Heroin use in the U.S. is on the rise, and caused 15,446 overdose deaths in 2016. As the U.S. opioid epidemic rages on, communities, doctors, and lawmakers are continuing to work together on finding ways to minimize this deadly crisis. But while the country stays focused on battling its opioid crisis, a heroin epidemic could soon be taking its place unless solutions are rolled out to reduce addiction rates nationwide.
Heroin is an illicit opioid that is often significantly stronger and more potent than most prescription painkillers. Heroin produces the same euphoric and pain-relieving effects as opioids, but on a much more powerful scale. Minimizing the opioid epidemic without careful consideration as to how this could impact heroin use may lead to a much more deadly heroin epidemic in the near future.
Here’s what you need to know about the link between heroin and the opioid epidemic, as well as an explanation of how minimizing the opioid epidemic could lead to potential problems with a much scarier heroin epidemic.
The Link Between Heroin and the U.S. Opioid Epidemic
Heroin and painkillers are both opioids — drugs that bind to opioid receptors in the brain to provide feelings of pain relief, drowsiness, and euphoria. Since opioids tend to have a highly addictive nature, a person who uses painkillers, even for a short time, can unintentionally become dependent on and addicted to these pills. People who develop a tolerance to painkillers often move on to harder opioids, such as heroin, which is up to several times more potent than many other opioids and produces more heightened effects.
Many painkillers including oxycodone, fentanyl, and methadone are Schedule II drugs — meaning these substances are defined as carrying a high potential for abuse, physical dependence, and addiction. Heroin is defined as a Schedule I drug with a high potential for abuse alongside other dangerous drugs like LSD, Ecstasy, and peyote. Since heroin is illicit and unregulated, those who use this drug face the risk of overdosing after just one use, especially when the drug is mixed with other deadly substances like synthetic fentanyl.
The U.S. is the leading consumer of prescription and illicit opioids, which killed just over 33,000 Americans in 2015 — more than any other year on record. Heroin alone killed 12,989 people in 2015. As more and more people become addicted to painkillers, heroin use rates are also increasing on behalf of factors including lower price, increased availability, and increased purity.
Heroin Use is Rising in the U.S.
Heroin use in the U.S. is increasing across all demographics including among those with historically low rates of heroin use such as women and people with high-income levels. Heroin-related deaths have more than tripled between 2010 and 2015 in tandem with the number of opioid-related deaths. Synthetic opioids like fentanyl and carfentanil were responsible for the largest increase in overdose deaths from 2014 to 2015, and are commonly mixed into heroin without users knowing.
A recent study conducted on hospital discharge rates for overdoses found that discharge rates for prescription opioids are down, while discharge rates for heroin are surging. The number of admissions for heroin overdoses increased by 31 percent every year between 2008 and 2014, while the number of admissions for painkiller overdoses decreased by five percent every year between 2010 and 2014.
Heroin has become easily accessible across the U.S. in recent years, and is often far lower in cost than painkillers. A recent study shows that people who decide to experiment with opioids are more likely to choose heroin over painkillers on behalf of the drug’s widespread availability. Heroin use is also rising on behalf of tightened laws and restrictions surrounding the prescribing of painkillers, since people can easily buy heroin from the streets without having to worry about visiting doctors or obtaining prescriptions.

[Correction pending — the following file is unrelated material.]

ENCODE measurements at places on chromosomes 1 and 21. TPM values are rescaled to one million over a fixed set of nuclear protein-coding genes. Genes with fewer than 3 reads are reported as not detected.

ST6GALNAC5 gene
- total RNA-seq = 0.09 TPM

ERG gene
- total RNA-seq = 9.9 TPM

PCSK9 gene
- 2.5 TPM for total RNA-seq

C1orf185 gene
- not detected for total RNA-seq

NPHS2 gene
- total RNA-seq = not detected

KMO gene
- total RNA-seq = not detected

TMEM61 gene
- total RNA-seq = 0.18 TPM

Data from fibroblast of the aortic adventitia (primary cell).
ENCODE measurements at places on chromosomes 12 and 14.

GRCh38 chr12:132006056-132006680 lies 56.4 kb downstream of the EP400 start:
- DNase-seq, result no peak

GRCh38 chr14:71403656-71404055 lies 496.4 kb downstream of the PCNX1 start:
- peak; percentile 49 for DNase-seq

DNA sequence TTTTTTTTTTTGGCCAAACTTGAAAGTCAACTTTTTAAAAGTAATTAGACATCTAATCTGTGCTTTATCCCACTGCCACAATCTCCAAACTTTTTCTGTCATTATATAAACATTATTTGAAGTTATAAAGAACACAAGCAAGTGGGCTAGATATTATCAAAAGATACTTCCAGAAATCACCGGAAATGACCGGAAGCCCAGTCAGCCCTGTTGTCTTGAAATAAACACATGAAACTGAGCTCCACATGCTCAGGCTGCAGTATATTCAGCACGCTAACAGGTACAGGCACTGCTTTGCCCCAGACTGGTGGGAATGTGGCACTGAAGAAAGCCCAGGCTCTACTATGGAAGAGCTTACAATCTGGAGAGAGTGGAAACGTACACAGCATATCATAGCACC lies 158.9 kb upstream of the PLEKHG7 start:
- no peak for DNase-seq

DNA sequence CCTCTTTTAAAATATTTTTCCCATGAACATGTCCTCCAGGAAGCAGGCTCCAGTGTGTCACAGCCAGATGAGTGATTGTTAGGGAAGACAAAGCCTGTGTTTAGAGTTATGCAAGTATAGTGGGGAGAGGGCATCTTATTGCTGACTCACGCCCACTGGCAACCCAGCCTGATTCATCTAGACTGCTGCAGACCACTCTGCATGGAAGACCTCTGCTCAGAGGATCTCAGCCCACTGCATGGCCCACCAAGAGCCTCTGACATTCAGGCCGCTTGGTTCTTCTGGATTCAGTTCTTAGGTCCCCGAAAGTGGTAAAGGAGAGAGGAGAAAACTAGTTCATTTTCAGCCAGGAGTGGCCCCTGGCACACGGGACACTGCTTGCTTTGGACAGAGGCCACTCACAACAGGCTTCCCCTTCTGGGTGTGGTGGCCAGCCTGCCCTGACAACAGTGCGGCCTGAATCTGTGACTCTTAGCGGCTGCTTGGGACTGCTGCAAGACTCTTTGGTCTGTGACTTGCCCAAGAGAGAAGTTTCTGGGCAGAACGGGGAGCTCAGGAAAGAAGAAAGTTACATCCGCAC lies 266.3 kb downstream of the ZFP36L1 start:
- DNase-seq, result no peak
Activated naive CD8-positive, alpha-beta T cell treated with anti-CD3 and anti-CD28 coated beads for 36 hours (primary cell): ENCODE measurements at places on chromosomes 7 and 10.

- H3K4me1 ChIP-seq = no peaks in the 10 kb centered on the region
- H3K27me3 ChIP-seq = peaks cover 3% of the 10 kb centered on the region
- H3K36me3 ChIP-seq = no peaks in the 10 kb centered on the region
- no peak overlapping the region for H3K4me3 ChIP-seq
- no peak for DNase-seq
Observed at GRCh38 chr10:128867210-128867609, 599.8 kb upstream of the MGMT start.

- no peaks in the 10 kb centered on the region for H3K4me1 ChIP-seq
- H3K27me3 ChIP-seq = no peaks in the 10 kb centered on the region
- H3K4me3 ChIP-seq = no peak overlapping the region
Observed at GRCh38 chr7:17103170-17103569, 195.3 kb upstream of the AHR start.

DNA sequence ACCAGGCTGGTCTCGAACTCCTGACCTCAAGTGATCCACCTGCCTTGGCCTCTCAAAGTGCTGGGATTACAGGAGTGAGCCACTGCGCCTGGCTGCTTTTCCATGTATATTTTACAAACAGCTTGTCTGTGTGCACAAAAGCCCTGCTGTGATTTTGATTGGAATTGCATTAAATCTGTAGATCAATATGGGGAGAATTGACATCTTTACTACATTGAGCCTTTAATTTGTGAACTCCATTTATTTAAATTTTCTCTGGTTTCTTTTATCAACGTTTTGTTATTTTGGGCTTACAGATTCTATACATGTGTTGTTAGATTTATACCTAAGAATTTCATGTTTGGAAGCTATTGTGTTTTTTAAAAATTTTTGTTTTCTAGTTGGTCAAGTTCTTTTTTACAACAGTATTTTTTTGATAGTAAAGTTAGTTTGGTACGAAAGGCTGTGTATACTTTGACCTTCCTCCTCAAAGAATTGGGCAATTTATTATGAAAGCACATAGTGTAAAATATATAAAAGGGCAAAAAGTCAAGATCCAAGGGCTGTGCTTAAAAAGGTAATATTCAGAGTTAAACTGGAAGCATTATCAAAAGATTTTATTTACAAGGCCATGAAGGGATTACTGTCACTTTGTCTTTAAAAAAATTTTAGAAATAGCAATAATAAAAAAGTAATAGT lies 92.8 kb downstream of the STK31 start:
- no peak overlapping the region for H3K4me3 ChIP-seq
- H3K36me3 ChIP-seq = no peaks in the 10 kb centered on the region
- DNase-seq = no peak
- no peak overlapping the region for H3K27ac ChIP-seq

Could Minimizing Access to Opioids Cause a Heroin Epidemic?
The opioid epidemic requires long-term solutions that not only eliminate painkillers, but that can connect people with addiction treatment as needed. At present, there is much focus being placed on minimizing access to opioids. But minimizing access to opioids is just one solution that must be combined with numerous other efforts to eliminate the impending heroin epidemic.
Here are some reasons the opioid epidemic could lead to a heroin epidemic.
1. Heroin is Less Costly Than Opioids
Those without health insurance often pay around $1 for every milligram in a painkiller. For example, an 80 mg tablet for oxycodone can cost an average of $80. Heroin, on the other hand, usually runs for one-tenth the price of painkillers — meaning a person intent on buying an 80 mg tablet of oxycodone could purchase the same amount of heroin for between $5 and $10.
Heroin may also run lower or higher in cost based on its purity level. Generally, the higher the purity of heroin, the higher it’ll be in cost. But many dealers make heroin more affordable by cutting or mixing the drug with cheaper, synthetic drugs that are also highly dangerous, such as fentanyl and carfentanil.
2. Heroin is Easier to Obtain Than Opioids
Opioids are generally available by prescription and would require users to visit their doctors to obtain prescriptions. Due to the widespread availability of painkillers, people can even buy these drugs illicitly from the streets or take them from friends and family who have valid prescriptions or leftover medications. But now that America is in the midst of an opioid epidemic, many doctors are changing their opioid prescribing methods to cut down on addiction and overdose rates, and to avoid lawsuits.
Many states are updating or improving their prescription monitoring databases so doctors can identify whether patients already have existing opioid prescriptions. Those who suffer from painkiller addiction often engage in doctor shopping, which involves visiting multiple doctors across several healthcare networks to obtain multiple opioid prescriptions without being tracked. But the implementation of prescription monitoring databases will make it more difficult for people to fuel their opioid addiction with multiple prescriptions.